The Counseling Center provides free and confidential mental health services for registered students at the University of Redlands.*
We see University of Redlands students for short-term individual therapy. Our short-term therapy model works best for students who have a mild to moderate range of symptoms. We do not provide long term therapy to University of Redlands students and we are not able to treat students with complex and chronic mental health histories or students with psychiatric needs. (Please see section below, Scope of Services, for more detail.)
Individual counseling is confidential and is provided by licensed psychologists, licensed marriage and family therapists, licensed professional counselors or advanced unlicensed trainees under the close supervision of our licensed staff.
If/when there is a wait list for short term therapy, we may have appointments available sooner for what we refer to as: Single Session Therapy. Single Session Therapy is a service for students who want to meet with a therapist one time to address one concern in a focused way. Students are permitted two Single Session Therapy sessions per semester and will likely meet with a different therapist if they return for a second Single Session Therapy session later in the semester.
Same day phone evaluations, urgent appointments, and after hours crisis support through the 24/7 Crisis Line.
We provide a wide variety of groups which will utilize a secure video platform at this time in consideration of social distancing.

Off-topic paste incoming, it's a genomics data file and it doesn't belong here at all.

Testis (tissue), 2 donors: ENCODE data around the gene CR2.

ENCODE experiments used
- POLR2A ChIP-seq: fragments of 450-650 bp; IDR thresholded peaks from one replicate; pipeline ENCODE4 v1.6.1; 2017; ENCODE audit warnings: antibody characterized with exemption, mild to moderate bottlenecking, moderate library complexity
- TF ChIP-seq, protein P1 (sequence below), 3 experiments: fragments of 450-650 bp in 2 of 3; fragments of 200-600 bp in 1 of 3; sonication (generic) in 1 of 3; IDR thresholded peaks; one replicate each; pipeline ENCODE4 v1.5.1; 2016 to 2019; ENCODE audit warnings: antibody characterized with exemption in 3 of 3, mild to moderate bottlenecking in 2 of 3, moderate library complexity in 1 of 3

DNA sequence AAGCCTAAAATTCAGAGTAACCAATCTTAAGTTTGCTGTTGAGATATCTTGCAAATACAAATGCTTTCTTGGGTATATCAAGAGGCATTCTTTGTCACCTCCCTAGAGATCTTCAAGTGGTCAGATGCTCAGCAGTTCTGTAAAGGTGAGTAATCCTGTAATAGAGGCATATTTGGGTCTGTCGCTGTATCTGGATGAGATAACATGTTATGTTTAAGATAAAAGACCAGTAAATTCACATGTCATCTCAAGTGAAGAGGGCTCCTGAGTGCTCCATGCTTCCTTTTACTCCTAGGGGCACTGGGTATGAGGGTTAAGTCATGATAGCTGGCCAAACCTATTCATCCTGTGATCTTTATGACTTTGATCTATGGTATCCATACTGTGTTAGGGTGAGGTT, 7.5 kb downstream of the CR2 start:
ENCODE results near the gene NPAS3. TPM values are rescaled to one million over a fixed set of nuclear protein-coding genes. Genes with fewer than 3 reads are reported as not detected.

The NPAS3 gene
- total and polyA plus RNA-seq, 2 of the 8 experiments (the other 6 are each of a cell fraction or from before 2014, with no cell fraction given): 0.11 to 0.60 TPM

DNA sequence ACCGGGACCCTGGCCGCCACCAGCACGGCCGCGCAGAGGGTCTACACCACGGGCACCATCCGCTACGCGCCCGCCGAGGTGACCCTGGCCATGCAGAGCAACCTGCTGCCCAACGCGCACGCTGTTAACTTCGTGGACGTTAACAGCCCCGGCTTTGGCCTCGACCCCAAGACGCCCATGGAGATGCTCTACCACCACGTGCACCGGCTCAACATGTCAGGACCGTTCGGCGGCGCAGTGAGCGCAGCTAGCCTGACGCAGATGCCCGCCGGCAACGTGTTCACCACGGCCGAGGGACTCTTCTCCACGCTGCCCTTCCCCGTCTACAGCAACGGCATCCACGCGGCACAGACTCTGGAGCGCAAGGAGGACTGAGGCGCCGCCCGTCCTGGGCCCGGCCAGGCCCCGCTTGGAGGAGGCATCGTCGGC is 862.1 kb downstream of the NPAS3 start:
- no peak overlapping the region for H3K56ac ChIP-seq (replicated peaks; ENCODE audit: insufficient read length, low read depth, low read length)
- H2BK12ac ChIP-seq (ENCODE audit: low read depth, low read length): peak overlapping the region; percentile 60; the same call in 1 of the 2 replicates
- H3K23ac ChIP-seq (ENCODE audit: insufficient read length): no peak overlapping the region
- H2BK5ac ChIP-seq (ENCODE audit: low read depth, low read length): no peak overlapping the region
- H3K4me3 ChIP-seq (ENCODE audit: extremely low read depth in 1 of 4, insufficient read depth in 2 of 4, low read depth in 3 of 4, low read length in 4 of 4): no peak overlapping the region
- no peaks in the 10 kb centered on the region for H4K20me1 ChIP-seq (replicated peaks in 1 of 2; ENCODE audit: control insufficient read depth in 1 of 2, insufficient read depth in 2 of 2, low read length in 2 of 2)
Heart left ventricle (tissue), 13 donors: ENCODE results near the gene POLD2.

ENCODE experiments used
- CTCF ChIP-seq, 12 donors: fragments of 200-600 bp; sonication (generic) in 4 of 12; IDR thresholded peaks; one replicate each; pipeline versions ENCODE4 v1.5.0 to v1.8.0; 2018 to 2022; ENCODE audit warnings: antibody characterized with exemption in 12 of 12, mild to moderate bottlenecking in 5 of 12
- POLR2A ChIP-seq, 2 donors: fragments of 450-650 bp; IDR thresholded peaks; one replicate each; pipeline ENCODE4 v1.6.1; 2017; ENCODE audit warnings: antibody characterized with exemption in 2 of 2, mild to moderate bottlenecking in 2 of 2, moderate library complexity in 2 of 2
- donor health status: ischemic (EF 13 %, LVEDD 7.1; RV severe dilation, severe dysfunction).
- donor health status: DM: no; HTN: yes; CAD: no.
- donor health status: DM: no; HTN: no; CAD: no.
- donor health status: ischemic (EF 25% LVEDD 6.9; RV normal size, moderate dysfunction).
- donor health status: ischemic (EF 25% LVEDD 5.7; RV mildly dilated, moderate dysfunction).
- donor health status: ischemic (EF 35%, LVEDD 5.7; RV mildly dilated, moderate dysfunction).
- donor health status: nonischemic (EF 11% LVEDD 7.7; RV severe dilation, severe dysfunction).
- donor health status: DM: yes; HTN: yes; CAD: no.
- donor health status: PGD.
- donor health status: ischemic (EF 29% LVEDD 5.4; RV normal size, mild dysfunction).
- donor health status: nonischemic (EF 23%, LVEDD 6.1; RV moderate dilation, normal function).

Referrals to the community for psychotherapists, psychiatrists or formal psychological testing.
Outreach and trainings are provided by our staff on suicide prevention, stress management, sexual assault, healthy relationships, eating disorders, conflict mediation, etc. Contact the Counseling Center for more information.
Personal: Stress and anxiety, mild depression, anger, loneliness, guilt, self-esteem, grief and loss
Relationship: Romantic relationship difficulties, roommate conflicts, difficulties with coworkers or classmates, concerns with family or friends
Developmental: Identity development, adjustment to college, life transitions, cultural concerns
Academic: Performance anxiety, perfectionism, underachievement, motivation, concerns about future school and work
Other: Spiritual concerns, body image/food preoccupation, healthy lifestyle choices, minor alcohol and drug use concerns, sexual assault, discrimination and oppression
Concerns best addressed in the professional community outside the University are those requiring visits with a therapist once per week, concerns that require comprehensive or specialized services, and concerns related to psychiatric medication. Specifically:
•Recent psychiatric hospitalization and/or history of multiple psychiatric hospitalizations
•Chronic suicidal intent and/or plan and/or severe self-injury behaviors; history of suicide attempts within the past 2 years
•Indications that short-term therapy may be detrimental or non-beneficial, as determined by
the treating clinician
•Evidence or risk of significant deterioration in mental or emotional functioning, requiring more intensive intervention
•Manifestations of psychotic symptoms without willingness to remain on medication for stabilization of symptoms
•Inability or unwillingness to provide the necessary information to thoroughly assess symptoms
Other issues requiring specialized services not available through the Counseling Center:
•Significant drug and/or alcohol problems, such as substance dependence and/or past failed treatments
•Significant or longstanding eating disorder with no period of remission, no previous treatment, or that may pose a medical danger
•Request for formal psychological evaluation
•Services to fulfill court-mandated treatment
When demand exceeds capacity, priority is given to the undergraduate student population, as a portion of their student fees help to support the cost of counseling services.